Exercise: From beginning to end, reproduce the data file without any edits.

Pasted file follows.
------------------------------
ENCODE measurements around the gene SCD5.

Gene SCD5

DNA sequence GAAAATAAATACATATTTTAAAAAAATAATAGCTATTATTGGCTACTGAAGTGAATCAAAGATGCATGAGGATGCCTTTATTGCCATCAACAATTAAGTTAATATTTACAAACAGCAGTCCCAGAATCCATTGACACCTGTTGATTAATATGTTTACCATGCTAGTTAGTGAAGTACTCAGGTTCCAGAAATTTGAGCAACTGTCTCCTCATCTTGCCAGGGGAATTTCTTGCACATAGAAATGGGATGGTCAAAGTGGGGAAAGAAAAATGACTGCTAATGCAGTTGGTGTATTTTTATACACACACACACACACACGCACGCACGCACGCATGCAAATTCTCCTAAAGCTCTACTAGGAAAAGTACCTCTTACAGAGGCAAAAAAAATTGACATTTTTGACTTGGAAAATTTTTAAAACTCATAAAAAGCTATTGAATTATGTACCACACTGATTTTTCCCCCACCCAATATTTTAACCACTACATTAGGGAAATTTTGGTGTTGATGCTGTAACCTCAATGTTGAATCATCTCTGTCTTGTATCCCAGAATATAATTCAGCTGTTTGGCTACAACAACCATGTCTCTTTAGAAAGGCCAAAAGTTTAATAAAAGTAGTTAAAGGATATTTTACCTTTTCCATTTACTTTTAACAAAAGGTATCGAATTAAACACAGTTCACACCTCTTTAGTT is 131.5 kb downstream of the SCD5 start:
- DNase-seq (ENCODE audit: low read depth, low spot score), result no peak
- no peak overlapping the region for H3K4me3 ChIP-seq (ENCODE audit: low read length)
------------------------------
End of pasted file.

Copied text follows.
ENCODE measurements around the gene SCD5.

Gene SCD5

DNA sequence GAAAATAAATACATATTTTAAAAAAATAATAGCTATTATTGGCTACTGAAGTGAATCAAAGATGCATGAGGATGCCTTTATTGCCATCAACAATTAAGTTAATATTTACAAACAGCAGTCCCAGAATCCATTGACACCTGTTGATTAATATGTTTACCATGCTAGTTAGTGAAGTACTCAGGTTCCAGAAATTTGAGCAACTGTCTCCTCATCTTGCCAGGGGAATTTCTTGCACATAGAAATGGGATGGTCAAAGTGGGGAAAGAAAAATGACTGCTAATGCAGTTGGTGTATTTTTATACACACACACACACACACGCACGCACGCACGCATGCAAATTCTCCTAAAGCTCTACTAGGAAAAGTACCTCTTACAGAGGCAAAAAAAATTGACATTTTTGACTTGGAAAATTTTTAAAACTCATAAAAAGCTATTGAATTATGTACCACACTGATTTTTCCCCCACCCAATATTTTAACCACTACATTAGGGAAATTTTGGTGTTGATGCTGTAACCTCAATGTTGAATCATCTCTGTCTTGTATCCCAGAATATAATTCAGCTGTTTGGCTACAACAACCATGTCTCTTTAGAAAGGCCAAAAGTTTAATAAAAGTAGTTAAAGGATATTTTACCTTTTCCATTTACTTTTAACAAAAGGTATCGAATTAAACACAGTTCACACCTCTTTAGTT is 131.5 kb downstream of the SCD5 start:
- DNase-seq (ENCODE audit: low read depth, low spot score), result no peak
- no peak overlapping the region for H3K4me3 ChIP-seq (ENCODE audit: low read length)